8. My experience with a range of techniques in this field is limited at the moment. I'm actually revisiting some pathfinding-systems I wrote in the past, which is why it's topical :) NB, Mikko Mononen, the author or Recast & Detour, wrote some articles on his blog about general pathfinding & following concepts. At the moment, I've left this in my own works, because I'm trying to get more performance out of the general navigation code (it seems that the funnel algorithm is running slowly for me, time to dig out the profiler!). However, local steering behaviours are the basis for collision avoidance, and there are a few great articles on digestingduck (the aforementioned blog) that describe how he does this. There are certainly other methods, though I will note that I like his approach to problem solving, which doesn't settle for cornercases. 
  9. The way that Recast & Detour handles this is to include the agent's radius in the navmesh (to avoid having to post-process paths). In my game, I just apply velocity in the bearing of the waypoint until within a specific margin (0.01 m or so (> than 1 frame velocity error)) and then switch to the next waypoint. You could also check if the dot of the vector from the current waypoint to the npc position is greater than the distance between the current and next waypoint. I avoid recalculating paths by only doing so if the target moves. You could extend this further by keeping track of entites within the same node and checking if they're in the path or not. To handle the case where the player leaves the navmesh, I keep track of the last node the player was within, then find the nearest neighbour according to the edge distance (assuming that I'm not currently in a node).
  10. The funnel algorithm essentially traces the view of the agent as it attempts to follow the A* path. I have an example implementation here if you care to look at it.  The example on Mikko Mononen's blog may also be useful.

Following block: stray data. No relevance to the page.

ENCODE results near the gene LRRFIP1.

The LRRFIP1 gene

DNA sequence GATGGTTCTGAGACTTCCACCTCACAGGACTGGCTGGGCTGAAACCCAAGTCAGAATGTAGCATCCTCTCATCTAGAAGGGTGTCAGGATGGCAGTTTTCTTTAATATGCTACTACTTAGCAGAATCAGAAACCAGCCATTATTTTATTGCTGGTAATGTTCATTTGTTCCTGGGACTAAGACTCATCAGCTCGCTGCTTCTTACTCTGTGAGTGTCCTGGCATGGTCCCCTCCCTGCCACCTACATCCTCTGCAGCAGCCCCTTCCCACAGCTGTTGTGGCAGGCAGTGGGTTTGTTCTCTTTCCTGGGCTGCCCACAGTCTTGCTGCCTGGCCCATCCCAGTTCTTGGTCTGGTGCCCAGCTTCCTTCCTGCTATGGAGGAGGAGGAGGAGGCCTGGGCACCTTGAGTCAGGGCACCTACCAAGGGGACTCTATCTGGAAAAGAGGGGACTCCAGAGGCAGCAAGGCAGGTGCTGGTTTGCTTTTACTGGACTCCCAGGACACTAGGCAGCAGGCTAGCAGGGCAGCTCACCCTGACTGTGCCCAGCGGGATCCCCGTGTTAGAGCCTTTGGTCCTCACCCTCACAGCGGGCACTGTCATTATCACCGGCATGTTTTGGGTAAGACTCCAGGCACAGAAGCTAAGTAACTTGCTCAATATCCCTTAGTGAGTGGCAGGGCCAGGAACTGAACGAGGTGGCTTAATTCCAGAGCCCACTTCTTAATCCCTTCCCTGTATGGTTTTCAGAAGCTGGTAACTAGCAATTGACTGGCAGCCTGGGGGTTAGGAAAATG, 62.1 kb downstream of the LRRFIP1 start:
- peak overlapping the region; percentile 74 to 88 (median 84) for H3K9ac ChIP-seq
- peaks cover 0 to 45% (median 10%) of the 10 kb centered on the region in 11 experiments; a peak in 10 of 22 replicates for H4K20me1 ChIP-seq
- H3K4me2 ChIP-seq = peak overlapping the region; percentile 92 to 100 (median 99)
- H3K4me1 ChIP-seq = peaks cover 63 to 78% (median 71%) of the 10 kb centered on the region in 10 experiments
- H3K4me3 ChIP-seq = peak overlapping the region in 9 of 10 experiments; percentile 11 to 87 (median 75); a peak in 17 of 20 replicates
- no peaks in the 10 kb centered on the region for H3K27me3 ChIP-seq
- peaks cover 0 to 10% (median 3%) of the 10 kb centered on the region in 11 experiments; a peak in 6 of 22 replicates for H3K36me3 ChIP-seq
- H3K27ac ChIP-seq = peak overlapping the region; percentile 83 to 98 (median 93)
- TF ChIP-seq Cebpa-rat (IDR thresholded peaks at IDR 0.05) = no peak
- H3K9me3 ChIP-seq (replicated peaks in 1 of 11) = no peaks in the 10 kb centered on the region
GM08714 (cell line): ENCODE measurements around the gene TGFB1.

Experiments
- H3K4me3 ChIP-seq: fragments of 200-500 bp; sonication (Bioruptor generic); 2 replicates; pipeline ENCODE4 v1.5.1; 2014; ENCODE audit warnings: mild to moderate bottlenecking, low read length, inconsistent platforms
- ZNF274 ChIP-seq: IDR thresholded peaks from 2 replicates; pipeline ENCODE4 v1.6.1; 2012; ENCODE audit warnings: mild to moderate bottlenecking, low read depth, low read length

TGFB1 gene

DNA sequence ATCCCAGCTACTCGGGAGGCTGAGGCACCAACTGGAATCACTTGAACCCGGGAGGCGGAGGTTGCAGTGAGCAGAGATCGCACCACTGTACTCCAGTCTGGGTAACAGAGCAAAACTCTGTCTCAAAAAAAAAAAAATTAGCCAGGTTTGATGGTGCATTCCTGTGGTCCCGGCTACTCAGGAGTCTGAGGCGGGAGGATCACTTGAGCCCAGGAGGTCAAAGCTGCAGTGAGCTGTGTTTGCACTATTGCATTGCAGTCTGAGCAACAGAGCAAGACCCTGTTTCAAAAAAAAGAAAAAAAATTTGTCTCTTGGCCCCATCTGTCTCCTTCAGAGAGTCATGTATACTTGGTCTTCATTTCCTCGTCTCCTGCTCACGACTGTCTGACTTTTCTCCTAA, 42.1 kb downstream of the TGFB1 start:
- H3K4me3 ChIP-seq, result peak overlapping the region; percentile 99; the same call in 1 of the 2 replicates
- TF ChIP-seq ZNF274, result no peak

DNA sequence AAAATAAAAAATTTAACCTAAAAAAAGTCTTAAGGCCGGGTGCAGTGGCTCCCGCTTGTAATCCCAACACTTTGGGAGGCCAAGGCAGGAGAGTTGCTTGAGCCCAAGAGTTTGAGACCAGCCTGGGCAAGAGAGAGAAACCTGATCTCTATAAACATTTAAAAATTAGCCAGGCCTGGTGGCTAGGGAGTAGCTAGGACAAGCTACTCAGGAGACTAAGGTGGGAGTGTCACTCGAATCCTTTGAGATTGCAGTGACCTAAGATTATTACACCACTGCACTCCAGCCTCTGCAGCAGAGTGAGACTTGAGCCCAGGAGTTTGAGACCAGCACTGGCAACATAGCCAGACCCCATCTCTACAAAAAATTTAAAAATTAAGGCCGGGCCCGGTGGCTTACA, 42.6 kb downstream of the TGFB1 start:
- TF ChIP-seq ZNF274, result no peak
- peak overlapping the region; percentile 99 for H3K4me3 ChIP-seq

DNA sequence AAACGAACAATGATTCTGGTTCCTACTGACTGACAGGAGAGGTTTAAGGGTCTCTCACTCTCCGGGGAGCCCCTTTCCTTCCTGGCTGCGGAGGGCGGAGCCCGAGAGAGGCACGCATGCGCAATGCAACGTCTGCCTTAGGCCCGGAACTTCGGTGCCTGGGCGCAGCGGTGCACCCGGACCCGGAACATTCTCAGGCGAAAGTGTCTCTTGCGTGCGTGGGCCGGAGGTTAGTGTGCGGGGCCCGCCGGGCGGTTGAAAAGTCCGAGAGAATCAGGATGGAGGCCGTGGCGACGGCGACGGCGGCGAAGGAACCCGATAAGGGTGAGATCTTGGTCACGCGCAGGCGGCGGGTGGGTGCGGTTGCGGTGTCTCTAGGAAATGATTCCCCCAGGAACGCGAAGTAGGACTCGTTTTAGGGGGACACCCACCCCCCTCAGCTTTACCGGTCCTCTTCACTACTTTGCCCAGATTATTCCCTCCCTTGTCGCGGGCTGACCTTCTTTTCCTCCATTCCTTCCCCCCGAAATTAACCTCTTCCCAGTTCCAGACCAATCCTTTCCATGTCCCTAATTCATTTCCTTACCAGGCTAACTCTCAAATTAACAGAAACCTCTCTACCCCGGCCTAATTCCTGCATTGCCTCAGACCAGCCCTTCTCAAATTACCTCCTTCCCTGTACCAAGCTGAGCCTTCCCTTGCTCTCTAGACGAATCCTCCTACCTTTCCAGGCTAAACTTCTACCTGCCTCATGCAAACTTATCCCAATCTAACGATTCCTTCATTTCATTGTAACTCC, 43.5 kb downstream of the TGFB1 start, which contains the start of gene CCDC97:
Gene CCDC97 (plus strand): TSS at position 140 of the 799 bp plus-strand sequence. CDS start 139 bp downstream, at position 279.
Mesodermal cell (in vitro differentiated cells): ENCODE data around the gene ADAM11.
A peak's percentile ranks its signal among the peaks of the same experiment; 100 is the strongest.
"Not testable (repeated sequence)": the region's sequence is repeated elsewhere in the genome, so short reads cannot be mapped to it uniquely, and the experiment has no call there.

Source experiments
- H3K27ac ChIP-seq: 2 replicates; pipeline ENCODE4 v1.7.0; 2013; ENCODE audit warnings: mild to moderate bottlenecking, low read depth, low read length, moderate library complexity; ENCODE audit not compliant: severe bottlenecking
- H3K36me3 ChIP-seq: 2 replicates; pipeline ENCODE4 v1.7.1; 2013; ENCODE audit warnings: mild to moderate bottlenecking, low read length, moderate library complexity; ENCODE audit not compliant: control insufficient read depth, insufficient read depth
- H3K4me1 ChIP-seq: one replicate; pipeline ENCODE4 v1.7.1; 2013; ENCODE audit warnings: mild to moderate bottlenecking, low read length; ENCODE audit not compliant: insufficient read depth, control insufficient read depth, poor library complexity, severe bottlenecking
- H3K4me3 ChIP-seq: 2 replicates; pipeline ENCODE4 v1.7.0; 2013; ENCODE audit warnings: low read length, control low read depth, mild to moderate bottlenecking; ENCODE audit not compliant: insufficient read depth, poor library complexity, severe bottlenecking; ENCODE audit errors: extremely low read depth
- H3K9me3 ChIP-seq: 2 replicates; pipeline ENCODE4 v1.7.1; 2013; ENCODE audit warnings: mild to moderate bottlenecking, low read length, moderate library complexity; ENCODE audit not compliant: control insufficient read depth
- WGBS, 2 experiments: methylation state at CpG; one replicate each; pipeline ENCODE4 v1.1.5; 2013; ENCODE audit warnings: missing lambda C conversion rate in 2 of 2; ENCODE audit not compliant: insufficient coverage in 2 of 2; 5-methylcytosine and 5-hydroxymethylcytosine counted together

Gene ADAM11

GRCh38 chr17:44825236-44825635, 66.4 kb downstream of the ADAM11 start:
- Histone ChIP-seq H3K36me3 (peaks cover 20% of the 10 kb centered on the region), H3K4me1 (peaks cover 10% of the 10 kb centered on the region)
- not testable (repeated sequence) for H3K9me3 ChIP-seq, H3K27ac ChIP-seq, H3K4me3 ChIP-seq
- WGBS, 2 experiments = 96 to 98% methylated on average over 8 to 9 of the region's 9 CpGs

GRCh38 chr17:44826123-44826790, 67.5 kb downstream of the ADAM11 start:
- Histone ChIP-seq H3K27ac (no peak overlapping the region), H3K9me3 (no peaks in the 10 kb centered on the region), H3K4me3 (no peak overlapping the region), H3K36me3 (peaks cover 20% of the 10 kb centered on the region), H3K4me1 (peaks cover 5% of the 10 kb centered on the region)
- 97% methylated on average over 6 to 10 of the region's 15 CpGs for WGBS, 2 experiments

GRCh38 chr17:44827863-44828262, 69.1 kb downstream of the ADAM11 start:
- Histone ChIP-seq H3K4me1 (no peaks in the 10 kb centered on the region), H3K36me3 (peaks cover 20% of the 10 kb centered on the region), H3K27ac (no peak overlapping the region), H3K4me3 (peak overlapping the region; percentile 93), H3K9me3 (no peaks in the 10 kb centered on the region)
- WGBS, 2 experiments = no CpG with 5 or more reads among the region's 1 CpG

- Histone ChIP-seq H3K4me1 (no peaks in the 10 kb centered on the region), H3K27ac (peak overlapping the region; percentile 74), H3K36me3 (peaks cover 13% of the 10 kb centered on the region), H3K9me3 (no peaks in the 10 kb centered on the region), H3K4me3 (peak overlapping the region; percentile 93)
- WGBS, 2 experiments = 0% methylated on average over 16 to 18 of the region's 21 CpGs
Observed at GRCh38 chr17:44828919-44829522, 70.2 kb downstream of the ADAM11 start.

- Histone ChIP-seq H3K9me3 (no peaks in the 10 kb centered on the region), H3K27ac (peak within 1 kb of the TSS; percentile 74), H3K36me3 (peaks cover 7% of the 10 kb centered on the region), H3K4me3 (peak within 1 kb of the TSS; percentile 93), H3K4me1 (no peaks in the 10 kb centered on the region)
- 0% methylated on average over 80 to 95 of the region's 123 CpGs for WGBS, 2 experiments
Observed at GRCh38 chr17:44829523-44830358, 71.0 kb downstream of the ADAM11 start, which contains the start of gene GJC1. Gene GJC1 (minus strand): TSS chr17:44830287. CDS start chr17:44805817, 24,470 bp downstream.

11. There are a few things that you must be careful of. My game movement code, for the record, looks like this: https://github.com/agoose77/PyAuthServer/blob/master/game_system/controllers.py (PlayerPawnController)   The client creates a move: Applies inputs Saves inputs, Processes physics Saves physics state Creates a struct of the physics state and inputs state (so that the physics state is the results of those inputs)  And sends it to the server. The server buffers this move (a queue, basically).   In the update tick, the server pops a move from the queue, and processes it. The queue is artificially delayed so that we have at least 100ms (or arbitrary time) of input data incase of jitter (variable latency). This problem (which you may have overlooked) means that the server won't receive moves regularly, which means it will think the client mis-simulated certain moves (if you send the correct position from the client, but the server disagrees because It didn't simulate a movement for a specific tick).   The server then uses this move to process client inputs and compare the results of the simulation to the client. If the client didn't produce similar results (of both rotation and location) (not dynamics, as errors will be seen in the location/rotation later on), we send a correction to the client. The client will be X ticks ahead now (RTT + server buffer latency) and so will lookup the old move, and resimulate the inputs from this move. At this point you must also consider the fact that once you make a correction for move T, there will most likely be corrections for another [RTT / 2 + server buffer latency] ticks, because it still receives old moves "in the wire" and in the buffer. So, you should ignore any corrections until this time has elapsed. The safest way to do this is have the client save the current outgoing move ID when it makes a correction, so that later corrections from the server are rejected if their ID is less than the ID which includes the correction. Alternatively, (as seen in my code, though I'll change this), just have the server send one correction (the full state), and wait for the client to tell it that it has received that correction. Due to the possibility of variable packed order, this is less of  a good solution.   You should also handle what happens if a move isn't received between received moves (T arrives, T + 1 arrives, T + 2 doesn't arrive, T+3 arrives ...). Because of the RTT, re-sending doesn't make sense; it won't arrive in time, so often the best solution is sending moves redundantly.